Yeah, it was just a thought. I would figure that the experience as a supervisor could prepare me for a managerial role. I'm a new nursing student, so I know I have a lot of things to learn and I have a lot of years a head of me to gain the proper knowledge. I was also just curious because I hope for her sake this decision doesn't back fire on her. Yes,it seems counter productive to go into a management position and then back to front line nursing position, but I know that sometimes priorities change leading to career changes. I wanted to make sure I wasn't sabotaging myself based on just one persons (my aquaintances) experience.
She is actually a nurse manager now. She's only been doing it a few months, so I guess I will see if her decision to dive directly into management was a wise choice.
Thank you for giving me a real answer instead of trying to make me feel incompetent. I appreciate it. I was just curious. I kind of figured what I knew the answer would be, but just wanted other opinions. She was only in the supervisor position for a year and already got promoted to manager. I was just curious if it was a good move in terms of being a front line nurse in the long run or if she made the bad decision although it seems like she's doing okay right now. I just don't want to make the same mistake.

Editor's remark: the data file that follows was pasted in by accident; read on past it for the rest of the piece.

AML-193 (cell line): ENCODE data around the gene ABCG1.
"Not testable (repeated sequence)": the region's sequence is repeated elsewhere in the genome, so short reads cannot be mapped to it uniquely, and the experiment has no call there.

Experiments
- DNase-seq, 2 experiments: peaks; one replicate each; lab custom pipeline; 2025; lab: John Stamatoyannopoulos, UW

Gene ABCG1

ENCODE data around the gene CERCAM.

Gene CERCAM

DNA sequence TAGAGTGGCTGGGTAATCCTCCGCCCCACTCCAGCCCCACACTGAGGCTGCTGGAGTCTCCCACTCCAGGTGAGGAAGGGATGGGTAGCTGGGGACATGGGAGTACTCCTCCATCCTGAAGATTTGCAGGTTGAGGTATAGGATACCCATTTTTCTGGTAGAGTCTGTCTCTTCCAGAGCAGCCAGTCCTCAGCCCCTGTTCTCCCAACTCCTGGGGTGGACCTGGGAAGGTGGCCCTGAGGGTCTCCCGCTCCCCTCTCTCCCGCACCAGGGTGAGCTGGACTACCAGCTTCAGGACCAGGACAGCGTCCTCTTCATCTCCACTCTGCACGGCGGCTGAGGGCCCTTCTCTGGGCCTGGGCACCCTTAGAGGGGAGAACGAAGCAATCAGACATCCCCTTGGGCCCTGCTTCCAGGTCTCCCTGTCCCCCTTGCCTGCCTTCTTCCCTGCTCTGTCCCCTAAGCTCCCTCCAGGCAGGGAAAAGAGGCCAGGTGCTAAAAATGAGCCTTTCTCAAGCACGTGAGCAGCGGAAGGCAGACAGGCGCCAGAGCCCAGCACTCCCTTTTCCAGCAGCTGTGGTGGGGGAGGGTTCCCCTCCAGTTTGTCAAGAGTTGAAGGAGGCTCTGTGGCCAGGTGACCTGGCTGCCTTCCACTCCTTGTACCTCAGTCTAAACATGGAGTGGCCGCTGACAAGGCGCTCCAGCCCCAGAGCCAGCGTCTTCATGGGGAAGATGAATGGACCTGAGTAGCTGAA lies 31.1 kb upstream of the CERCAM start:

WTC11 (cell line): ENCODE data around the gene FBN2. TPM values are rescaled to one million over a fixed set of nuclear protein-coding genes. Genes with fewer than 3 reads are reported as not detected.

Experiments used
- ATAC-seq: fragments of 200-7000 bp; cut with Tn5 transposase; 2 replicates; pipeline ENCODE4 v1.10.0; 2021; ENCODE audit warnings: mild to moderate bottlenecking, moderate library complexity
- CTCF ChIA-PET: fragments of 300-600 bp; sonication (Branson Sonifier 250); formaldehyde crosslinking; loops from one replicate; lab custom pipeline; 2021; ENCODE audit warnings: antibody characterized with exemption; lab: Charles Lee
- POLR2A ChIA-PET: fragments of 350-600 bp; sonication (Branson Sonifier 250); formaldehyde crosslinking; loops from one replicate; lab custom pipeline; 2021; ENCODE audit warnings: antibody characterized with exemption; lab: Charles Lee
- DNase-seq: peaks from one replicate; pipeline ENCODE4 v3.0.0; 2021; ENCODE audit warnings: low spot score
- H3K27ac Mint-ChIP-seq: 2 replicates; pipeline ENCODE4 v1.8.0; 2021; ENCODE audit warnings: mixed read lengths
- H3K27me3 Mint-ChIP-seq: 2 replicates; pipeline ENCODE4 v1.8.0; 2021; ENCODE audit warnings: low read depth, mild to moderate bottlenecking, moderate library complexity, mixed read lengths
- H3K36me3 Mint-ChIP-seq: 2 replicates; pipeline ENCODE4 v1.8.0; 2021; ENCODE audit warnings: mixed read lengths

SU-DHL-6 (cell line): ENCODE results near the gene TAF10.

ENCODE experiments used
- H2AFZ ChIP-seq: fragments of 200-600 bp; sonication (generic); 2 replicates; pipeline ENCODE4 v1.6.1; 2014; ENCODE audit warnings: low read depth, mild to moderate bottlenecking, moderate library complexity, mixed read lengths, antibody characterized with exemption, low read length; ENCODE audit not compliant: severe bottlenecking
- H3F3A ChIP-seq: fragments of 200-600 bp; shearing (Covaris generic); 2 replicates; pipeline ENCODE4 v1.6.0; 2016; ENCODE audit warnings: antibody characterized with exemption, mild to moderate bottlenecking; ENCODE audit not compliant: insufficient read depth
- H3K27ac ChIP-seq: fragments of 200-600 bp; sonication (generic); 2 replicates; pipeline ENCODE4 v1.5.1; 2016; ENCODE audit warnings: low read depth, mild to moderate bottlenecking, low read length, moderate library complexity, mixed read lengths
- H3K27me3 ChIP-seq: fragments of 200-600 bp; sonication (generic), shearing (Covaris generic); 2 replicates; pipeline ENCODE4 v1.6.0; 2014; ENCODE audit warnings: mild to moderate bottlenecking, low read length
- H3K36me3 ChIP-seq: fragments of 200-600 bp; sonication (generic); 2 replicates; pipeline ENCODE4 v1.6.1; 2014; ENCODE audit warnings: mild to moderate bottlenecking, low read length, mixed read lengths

I realize its not a usual occurrence. My acquaintance has no leadership skills at all and she seemed to do well. I was just curious if anyone knew anyone else's experience with this.
It's a real question. The women I'm referring to got the job when she was only 22 with no experience. I figure if she can do it, why can't I ? Do nursing homes usually hire young new grads as supervisors and promote them to managers or is this a one time occurrence ? Will she still learn valuable nursing skills or is it a dead end job that she'll be stuck with? I would like to start off in the path similar to her because I can use the money to pay off loans, but one day I would like to give front line patient care.